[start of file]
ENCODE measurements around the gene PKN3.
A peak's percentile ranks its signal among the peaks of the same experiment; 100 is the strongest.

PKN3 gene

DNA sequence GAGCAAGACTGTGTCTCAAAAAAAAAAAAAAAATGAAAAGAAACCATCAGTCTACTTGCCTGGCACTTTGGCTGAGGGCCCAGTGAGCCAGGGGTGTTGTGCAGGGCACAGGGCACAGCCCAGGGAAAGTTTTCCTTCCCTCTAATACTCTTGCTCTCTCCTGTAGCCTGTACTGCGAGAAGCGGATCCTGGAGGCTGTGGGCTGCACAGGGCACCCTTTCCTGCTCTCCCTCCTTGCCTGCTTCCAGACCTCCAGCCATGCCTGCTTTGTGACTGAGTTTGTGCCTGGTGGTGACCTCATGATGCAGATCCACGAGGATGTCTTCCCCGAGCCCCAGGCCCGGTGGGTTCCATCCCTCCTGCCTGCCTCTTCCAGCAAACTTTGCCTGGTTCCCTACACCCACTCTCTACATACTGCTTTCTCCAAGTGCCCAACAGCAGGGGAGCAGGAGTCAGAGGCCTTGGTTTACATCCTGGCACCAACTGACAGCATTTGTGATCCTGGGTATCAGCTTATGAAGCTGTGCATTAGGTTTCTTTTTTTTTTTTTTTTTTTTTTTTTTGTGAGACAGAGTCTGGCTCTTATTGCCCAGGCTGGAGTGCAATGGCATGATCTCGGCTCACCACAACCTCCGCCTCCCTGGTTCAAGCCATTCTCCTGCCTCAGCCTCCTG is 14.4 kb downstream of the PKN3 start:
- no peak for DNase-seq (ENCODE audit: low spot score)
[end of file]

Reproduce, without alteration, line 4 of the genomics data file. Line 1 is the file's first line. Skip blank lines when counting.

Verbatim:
DNA sequence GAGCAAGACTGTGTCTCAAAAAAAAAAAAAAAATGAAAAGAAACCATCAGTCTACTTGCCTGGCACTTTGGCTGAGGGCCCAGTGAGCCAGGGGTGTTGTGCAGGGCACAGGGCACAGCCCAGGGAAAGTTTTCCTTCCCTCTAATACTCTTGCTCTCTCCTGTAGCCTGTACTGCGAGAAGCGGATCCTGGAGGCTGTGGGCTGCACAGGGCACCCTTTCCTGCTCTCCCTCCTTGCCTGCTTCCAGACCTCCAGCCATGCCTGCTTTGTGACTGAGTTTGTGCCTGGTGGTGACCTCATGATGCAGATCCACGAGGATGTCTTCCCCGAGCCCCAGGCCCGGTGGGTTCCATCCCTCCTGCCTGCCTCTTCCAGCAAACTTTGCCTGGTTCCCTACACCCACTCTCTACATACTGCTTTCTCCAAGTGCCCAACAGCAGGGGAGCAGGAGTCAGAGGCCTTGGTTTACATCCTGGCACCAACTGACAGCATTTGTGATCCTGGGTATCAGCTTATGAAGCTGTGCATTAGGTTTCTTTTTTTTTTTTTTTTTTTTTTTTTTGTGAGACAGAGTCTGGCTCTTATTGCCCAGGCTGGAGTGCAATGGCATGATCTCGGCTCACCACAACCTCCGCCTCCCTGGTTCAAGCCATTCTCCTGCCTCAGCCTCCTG is 14.4 kb downstream of the PKN3 start: